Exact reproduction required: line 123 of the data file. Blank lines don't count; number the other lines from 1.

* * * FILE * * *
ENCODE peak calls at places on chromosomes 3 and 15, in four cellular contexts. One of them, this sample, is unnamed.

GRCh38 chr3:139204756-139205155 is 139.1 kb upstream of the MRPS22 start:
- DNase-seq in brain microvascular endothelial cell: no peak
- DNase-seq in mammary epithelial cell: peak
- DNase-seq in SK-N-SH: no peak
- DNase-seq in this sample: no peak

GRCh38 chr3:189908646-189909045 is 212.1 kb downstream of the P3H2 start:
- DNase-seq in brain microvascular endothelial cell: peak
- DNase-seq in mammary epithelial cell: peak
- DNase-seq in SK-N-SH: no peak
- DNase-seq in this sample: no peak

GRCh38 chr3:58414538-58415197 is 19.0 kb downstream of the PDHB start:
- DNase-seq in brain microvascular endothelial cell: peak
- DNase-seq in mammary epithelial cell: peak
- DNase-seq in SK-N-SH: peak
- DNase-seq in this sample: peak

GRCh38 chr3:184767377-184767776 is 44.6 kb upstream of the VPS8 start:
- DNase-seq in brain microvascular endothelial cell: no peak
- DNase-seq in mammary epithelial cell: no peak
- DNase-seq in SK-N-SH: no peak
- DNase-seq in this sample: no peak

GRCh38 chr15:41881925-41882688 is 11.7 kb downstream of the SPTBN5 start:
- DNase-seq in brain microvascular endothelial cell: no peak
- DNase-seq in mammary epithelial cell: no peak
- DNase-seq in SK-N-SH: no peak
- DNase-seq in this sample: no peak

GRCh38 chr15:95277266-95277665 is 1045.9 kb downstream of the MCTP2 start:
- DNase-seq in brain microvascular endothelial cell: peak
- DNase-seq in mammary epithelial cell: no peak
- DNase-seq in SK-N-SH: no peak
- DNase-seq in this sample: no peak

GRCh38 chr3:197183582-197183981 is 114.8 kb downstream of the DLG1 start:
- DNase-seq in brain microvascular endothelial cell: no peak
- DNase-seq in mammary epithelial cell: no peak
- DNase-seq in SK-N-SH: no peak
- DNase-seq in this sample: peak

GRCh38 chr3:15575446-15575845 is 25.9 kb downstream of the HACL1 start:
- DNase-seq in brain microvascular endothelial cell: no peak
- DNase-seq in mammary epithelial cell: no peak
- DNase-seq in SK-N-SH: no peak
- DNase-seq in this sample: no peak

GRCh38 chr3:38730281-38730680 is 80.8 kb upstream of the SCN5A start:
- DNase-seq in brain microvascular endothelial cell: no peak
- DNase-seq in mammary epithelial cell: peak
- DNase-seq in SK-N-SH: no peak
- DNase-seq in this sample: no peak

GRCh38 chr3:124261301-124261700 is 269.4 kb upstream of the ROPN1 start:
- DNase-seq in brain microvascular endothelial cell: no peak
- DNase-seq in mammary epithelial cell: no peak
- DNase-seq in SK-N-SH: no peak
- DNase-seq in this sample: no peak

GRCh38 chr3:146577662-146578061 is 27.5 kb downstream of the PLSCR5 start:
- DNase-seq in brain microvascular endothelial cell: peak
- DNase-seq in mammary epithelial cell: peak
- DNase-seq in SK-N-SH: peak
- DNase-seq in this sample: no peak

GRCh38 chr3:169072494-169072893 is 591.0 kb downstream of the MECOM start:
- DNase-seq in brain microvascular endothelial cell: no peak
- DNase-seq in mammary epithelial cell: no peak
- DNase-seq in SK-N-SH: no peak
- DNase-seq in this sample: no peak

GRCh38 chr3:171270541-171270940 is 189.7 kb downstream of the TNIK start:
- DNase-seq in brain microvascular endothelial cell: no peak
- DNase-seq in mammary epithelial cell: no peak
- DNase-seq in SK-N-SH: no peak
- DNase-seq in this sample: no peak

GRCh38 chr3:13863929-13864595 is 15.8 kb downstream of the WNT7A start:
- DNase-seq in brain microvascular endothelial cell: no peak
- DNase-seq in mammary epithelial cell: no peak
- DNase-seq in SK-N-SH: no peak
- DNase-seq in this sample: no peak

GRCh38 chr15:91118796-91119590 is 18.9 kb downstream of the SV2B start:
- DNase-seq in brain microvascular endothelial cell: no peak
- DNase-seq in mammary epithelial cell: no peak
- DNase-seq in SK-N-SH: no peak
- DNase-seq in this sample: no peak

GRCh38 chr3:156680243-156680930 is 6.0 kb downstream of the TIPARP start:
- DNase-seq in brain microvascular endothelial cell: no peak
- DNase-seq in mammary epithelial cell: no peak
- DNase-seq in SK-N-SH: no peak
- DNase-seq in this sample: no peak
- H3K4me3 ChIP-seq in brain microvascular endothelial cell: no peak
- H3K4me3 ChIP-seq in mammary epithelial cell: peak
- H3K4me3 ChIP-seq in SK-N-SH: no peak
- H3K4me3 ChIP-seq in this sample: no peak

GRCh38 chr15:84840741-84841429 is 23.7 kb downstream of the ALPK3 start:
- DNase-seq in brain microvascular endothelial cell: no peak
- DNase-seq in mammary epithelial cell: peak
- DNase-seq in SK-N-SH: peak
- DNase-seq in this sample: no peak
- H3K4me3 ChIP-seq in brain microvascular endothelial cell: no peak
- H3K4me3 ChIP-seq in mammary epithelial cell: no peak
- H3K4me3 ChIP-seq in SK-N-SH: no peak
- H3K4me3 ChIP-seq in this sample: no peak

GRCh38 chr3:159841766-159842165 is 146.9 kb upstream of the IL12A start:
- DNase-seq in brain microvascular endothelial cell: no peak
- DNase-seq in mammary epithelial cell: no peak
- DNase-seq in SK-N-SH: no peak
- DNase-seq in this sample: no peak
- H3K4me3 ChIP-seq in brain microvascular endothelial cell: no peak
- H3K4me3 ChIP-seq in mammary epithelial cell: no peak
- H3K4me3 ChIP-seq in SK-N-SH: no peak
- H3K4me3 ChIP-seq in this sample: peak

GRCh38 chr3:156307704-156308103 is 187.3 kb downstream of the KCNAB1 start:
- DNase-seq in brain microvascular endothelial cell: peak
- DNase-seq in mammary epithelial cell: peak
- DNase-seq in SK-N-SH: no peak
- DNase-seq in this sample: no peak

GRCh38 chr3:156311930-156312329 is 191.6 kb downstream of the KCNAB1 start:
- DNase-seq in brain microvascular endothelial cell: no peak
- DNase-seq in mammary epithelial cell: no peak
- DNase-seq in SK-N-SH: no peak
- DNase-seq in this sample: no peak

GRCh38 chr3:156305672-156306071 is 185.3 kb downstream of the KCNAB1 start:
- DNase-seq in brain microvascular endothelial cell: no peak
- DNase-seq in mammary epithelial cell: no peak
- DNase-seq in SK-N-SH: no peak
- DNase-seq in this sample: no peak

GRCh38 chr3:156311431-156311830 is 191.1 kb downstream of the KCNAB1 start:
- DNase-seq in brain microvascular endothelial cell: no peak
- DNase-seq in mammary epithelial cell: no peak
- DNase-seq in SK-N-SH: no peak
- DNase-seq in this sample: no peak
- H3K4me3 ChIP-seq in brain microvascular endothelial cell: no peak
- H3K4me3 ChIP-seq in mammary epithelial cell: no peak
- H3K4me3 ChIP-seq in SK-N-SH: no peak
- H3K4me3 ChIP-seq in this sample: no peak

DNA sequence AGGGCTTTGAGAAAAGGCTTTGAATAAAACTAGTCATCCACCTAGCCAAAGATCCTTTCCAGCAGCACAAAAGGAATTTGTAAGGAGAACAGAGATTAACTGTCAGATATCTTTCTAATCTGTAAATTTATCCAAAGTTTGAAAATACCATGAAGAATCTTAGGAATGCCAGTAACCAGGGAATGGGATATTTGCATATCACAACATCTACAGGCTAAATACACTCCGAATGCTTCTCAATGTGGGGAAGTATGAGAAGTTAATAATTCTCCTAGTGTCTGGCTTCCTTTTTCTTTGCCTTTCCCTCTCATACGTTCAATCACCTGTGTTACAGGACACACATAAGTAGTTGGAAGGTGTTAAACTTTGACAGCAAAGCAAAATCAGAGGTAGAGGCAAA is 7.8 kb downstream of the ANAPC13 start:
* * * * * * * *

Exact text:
- DNase-seq in this sample: no peak